They do have to push the brain (or use other means to draw it) back up into the skull. They don't dig into the brain, but they move it. So I guess it really depends on how you look at it. My NS told me it was brain surgery. And also that I could tell everyone it was because my brain was too big for my skull ;)
My Neurologist likes to refer to it as "neck surgery," which kind of irritates me. But I think my surgeon trumps him.
I am only assuming here, so don't take my word at it. It would be considered a brain surgery when they have to use a duraplast or some other type of patch when the doctor opens up the membrane that surrounds the brain. I also don't know if its true but according to some of the stories but some of the doctors shave the tonsils to free up the csf flow. So this would be considered brain surgery as they are opening the dura (the membrane that surrounds the brain) and if the doctor shaves the tonsils. But technically they refer to all operation the contain the skull brain surgery. Why? I have no clue, but a few years before I even found out that iI had Chiari I was contemplating having the front part of my left lobe of my brain removed that causes headaches and migraines but once I learned everything that this surgery required I decided against it. I hope this helps.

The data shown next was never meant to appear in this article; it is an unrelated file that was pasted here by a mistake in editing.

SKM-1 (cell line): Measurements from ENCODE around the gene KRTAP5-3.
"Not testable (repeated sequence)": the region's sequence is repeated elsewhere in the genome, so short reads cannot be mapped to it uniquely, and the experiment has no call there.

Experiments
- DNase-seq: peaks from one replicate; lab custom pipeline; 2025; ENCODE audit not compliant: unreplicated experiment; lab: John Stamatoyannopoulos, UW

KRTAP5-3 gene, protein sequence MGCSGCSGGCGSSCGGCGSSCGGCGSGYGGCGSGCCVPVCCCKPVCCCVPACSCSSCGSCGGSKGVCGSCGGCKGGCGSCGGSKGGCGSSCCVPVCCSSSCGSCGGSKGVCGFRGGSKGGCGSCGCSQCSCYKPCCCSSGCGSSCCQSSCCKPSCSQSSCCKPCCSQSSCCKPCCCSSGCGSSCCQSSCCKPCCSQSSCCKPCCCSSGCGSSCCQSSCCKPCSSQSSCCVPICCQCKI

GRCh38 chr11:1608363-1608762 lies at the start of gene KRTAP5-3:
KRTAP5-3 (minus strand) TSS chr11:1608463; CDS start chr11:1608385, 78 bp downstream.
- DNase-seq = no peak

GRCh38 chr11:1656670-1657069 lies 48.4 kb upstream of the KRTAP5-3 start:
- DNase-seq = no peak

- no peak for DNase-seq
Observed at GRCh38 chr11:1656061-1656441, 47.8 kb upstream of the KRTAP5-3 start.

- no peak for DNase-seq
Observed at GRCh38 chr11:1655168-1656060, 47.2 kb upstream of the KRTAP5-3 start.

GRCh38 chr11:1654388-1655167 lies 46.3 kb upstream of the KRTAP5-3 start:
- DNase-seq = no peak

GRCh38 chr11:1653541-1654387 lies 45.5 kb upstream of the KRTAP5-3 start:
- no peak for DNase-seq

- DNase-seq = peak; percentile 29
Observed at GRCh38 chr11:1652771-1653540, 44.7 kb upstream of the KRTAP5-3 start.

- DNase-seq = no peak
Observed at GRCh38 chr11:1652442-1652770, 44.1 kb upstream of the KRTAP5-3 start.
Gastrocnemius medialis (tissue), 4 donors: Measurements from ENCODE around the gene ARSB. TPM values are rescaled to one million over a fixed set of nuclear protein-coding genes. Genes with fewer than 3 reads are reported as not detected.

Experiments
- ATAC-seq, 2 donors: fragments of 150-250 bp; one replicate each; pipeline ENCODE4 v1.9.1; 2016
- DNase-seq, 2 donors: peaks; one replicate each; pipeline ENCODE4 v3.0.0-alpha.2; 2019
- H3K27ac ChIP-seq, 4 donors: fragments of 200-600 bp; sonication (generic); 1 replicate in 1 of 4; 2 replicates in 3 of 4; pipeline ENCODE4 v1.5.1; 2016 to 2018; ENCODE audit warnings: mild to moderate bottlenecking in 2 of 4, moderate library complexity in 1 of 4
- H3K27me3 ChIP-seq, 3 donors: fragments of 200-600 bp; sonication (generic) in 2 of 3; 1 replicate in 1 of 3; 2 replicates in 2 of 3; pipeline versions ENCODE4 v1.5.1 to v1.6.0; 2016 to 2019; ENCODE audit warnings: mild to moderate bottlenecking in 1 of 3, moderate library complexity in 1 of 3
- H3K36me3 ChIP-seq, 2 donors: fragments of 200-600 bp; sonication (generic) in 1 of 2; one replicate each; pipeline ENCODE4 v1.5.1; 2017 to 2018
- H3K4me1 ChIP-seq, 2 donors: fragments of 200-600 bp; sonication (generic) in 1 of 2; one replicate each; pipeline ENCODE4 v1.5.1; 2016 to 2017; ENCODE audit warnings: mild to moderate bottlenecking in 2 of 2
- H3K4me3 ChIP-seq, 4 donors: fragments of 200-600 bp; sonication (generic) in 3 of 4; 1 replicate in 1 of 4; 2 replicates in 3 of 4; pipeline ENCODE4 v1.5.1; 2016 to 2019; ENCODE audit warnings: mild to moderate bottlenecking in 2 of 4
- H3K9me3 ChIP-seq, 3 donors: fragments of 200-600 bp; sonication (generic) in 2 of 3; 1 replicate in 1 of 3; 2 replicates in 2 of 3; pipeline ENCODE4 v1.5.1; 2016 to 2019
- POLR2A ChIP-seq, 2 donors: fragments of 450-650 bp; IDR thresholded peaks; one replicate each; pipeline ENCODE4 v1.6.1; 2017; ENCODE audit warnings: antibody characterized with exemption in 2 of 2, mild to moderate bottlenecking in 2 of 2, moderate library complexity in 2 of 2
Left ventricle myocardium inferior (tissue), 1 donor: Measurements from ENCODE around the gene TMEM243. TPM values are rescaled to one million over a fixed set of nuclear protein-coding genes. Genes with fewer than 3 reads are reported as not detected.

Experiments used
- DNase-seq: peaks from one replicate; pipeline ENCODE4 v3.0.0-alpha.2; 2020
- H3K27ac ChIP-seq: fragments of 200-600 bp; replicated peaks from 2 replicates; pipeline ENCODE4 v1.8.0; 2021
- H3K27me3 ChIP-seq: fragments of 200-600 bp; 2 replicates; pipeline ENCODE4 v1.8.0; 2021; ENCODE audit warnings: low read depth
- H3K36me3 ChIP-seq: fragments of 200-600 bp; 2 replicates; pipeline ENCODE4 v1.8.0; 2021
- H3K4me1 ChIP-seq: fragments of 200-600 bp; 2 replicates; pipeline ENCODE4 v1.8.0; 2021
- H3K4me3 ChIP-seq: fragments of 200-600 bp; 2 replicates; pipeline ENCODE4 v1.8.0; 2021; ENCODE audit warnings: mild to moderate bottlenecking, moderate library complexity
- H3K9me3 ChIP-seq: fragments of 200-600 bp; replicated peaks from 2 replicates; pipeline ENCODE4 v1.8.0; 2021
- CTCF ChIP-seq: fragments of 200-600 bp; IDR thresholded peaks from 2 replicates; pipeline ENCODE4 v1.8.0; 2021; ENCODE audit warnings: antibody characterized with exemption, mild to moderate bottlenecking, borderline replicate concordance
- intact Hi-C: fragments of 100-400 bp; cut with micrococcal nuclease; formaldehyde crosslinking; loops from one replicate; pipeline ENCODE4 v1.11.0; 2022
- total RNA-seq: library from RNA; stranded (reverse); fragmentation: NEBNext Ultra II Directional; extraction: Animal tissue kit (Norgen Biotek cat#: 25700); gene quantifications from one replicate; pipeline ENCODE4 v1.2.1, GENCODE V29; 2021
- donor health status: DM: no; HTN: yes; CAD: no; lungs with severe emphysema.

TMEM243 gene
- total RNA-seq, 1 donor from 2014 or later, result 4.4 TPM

That's true... I did have the duraplasty, so maybe that's why. I don't know. I think anytime they dig into your skull and touch your brain, it's brain surgery. Or close enough for most any descriptors. It certainly isn't minor surgery.
Ok. All good points. Thanks y'all.
The brain surgery aspect does come either from the opening of the dura (brain lining) and if applicable from the stimulation procedure to get the tonsils to slightly retract back into the skull.